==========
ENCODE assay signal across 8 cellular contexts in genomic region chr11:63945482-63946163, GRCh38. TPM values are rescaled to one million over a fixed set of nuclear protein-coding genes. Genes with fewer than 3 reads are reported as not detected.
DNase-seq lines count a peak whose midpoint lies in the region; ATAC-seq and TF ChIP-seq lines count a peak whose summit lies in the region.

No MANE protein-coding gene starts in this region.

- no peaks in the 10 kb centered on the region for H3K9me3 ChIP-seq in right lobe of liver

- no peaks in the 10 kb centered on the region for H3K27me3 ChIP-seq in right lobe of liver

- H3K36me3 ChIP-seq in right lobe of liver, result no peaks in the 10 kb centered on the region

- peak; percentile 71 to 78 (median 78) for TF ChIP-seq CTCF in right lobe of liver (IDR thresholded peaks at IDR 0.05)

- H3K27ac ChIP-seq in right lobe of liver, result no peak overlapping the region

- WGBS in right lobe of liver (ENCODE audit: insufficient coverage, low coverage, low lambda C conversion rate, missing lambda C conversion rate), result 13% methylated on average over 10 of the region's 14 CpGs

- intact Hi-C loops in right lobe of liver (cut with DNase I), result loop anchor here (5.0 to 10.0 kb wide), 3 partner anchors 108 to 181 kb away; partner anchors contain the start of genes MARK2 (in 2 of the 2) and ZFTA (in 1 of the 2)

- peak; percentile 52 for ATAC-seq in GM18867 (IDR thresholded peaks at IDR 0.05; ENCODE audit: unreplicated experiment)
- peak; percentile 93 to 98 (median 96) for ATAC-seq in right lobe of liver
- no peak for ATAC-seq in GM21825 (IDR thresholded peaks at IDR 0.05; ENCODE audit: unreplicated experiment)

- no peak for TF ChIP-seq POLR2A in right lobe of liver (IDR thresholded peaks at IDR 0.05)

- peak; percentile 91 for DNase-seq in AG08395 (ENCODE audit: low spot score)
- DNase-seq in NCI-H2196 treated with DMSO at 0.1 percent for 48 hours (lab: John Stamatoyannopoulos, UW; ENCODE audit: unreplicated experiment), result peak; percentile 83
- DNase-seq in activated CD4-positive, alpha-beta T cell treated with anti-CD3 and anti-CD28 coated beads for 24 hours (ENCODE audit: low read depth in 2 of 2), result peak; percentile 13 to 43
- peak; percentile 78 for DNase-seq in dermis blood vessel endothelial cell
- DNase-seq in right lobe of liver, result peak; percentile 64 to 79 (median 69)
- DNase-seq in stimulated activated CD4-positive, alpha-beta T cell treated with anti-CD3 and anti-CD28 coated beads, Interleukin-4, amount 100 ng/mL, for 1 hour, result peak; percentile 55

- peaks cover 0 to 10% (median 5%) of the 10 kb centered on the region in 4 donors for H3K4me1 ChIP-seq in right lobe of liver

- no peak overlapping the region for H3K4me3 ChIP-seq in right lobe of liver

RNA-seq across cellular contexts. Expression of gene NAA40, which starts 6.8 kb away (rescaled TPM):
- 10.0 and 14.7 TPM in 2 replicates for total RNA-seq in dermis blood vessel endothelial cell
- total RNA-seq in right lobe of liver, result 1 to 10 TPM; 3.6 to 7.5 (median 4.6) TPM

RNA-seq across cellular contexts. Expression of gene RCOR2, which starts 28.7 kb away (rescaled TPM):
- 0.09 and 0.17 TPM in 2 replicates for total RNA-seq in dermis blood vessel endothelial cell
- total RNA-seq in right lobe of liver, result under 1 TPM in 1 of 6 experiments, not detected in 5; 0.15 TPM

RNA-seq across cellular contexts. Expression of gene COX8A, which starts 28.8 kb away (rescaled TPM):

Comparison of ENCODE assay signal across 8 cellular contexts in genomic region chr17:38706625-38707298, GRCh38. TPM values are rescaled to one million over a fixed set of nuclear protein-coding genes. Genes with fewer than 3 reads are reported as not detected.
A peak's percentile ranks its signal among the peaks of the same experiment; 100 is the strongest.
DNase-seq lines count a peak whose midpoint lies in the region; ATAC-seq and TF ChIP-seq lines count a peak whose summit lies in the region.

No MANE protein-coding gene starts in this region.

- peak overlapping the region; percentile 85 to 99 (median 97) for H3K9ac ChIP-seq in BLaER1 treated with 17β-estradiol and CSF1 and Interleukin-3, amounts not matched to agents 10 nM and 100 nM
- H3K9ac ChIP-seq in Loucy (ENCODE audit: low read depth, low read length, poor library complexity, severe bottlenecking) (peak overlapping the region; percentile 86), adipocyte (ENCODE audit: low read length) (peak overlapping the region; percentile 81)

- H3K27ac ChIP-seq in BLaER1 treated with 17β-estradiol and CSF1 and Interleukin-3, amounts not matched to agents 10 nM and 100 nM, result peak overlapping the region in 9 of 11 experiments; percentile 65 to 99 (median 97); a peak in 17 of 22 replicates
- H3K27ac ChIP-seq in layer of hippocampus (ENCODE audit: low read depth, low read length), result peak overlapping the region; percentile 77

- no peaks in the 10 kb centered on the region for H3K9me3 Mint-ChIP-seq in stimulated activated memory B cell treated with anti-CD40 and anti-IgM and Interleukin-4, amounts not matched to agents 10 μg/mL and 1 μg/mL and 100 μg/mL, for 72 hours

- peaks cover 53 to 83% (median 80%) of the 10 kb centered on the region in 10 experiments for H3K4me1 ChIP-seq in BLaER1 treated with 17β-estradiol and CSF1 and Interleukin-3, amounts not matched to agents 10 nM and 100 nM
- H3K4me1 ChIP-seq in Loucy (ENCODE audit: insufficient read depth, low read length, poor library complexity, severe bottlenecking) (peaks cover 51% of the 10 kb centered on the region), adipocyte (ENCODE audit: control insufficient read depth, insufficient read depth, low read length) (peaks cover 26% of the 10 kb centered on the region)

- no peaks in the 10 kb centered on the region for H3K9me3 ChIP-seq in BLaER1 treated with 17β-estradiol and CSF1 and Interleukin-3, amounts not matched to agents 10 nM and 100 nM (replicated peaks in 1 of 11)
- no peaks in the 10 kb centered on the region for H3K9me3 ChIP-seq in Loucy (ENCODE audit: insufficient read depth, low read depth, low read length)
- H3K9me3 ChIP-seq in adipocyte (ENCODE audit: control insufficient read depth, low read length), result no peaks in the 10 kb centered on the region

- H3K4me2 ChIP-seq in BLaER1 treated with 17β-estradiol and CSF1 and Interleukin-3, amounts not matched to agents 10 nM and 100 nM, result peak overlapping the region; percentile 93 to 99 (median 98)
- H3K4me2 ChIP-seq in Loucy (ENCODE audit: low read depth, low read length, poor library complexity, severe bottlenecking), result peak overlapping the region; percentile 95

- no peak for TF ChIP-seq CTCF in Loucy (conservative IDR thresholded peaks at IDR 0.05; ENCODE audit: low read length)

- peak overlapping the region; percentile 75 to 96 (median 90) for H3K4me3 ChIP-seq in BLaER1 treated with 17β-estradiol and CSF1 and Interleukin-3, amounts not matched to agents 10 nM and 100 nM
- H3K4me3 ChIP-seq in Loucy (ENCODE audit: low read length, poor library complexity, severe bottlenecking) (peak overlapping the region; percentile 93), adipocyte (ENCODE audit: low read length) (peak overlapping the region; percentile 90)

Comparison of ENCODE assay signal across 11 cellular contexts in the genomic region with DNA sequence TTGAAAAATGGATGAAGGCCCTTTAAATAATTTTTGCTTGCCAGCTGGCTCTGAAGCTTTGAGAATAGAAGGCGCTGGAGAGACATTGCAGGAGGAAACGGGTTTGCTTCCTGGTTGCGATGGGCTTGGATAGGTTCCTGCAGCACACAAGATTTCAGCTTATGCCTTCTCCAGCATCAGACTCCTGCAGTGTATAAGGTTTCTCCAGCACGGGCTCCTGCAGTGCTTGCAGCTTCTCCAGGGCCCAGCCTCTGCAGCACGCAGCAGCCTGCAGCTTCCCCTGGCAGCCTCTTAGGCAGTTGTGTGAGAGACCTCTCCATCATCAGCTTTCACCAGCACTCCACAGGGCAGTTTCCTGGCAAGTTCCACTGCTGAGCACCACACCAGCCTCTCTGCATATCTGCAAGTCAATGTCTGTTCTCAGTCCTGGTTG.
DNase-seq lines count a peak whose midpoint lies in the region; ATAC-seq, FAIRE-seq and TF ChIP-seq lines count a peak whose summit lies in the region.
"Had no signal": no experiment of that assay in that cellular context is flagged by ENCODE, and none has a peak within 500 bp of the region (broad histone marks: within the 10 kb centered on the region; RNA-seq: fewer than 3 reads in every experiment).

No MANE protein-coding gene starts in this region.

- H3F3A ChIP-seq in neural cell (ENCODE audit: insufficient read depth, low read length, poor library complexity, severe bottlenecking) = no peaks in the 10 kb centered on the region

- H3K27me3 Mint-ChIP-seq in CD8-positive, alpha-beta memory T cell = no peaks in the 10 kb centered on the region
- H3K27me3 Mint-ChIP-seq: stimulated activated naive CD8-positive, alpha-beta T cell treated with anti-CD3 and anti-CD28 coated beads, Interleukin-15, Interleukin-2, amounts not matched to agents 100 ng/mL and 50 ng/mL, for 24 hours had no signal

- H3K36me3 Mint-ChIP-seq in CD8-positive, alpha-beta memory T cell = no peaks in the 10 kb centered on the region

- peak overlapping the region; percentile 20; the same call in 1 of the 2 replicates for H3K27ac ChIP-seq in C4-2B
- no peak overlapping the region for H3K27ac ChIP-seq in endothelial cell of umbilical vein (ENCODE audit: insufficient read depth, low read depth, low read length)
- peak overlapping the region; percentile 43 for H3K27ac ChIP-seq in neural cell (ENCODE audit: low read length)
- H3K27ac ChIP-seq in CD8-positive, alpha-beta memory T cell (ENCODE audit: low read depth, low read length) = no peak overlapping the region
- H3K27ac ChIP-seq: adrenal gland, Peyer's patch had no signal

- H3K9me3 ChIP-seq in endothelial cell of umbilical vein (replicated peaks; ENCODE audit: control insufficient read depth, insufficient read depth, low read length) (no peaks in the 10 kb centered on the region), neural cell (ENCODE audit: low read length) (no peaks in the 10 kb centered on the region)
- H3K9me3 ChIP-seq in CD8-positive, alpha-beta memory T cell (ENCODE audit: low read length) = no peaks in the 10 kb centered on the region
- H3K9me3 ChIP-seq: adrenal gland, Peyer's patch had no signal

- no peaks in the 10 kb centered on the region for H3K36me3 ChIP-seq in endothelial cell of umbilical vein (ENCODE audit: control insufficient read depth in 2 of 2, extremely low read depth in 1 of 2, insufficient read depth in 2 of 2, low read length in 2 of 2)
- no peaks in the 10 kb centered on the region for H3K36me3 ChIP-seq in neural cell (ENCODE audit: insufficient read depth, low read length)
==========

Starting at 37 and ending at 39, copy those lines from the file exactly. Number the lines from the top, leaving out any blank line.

- H3K27ac ChIP-seq in layer of hippocampus (ENCODE audit: low read depth, low read length), result peak overlapping the region; percentile 77

- no peaks in the 10 kb centered on the region for H3K9me3 Mint-ChIP-seq in stimulated activated memory B cell treated with anti-CD40 and anti-IgM and Interleukin-4, amounts not matched to agents 10 μg/mL and 1 μg/mL and 100 μg/mL, for 72 hours

- peaks cover 53 to 83% (median 80%) of the 10 kb centered on the region in 10 experiments for H3K4me1 ChIP-seq in BLaER1 treated with 17β-estradiol and CSF1 and Interleukin-3, amounts not matched to agents 10 nM and 100 nM